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Chinese Language and Script
The Four Corner System for Character Indexing (sijiao haoma 四角號碼)


The so-called instant index system is a graphical indexing system of Chinese characters developed by the writer, philosopher and linguist Lin Yutang 林語堂 and exclusively used in his dictionary Dangdai Han-Ying cidian 當代漢英詞典, published in 1972.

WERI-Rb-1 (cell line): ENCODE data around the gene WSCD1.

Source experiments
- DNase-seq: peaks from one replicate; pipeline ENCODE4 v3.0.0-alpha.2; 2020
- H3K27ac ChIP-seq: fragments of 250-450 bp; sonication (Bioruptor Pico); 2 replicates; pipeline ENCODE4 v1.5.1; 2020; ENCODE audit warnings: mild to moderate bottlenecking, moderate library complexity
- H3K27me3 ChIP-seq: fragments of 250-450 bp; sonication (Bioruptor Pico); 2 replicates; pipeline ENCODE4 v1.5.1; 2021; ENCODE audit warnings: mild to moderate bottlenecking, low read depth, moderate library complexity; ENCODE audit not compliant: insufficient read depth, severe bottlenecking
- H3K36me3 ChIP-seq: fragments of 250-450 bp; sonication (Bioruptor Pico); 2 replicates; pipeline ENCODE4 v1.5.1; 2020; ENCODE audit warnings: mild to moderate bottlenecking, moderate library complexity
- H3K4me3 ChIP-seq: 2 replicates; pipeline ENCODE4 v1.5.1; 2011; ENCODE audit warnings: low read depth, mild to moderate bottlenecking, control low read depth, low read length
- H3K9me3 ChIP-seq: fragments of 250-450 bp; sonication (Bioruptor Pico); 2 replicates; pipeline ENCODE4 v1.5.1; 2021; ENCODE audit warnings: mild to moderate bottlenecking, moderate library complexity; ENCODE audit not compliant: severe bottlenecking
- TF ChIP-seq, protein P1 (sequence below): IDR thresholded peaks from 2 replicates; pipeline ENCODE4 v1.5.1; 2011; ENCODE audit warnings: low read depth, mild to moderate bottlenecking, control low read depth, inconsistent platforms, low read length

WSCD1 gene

Lin Yutang categorised all characters according to the shape of the upper left and the lower right corners. This system was thought to be easier than the traditional radical system or the four corner system. For this reason he called this system the "instant" index system. This name has no Chinese counterpart and is called shangxiaxing chazifa 上下形檢字法 "character lookup method by upper and lower shape" in Chinese. The upper part is always the geometrically highest point of the character, the lower part the geometrically lowest part. This rule is important because the user might tend to identify the last brush stroke as the lowest part of the character and the first brush stroke as the highest. The highest point of the characters 中, 光 and 由 is thus 丨, and the lowest part of the characters 我 and 成 is . The geometrical form has nothing to do with semantic elements of a character. Lin Yutang identifies 33 different main forms which he calls "letters of the Chinese alphbabet". These can be arranged in ten groups. The shape of the "letters" roughly corresponds to the shape of the Chinese characters for the numbers ten 十, twenty 廿, one 一, four 四, five 五, six 六, seven 七, eight 八 and nine 九, and one group roughly to the character 了. The "letters" accordingly bear the respective number. This number is the first part of the identification code of a character.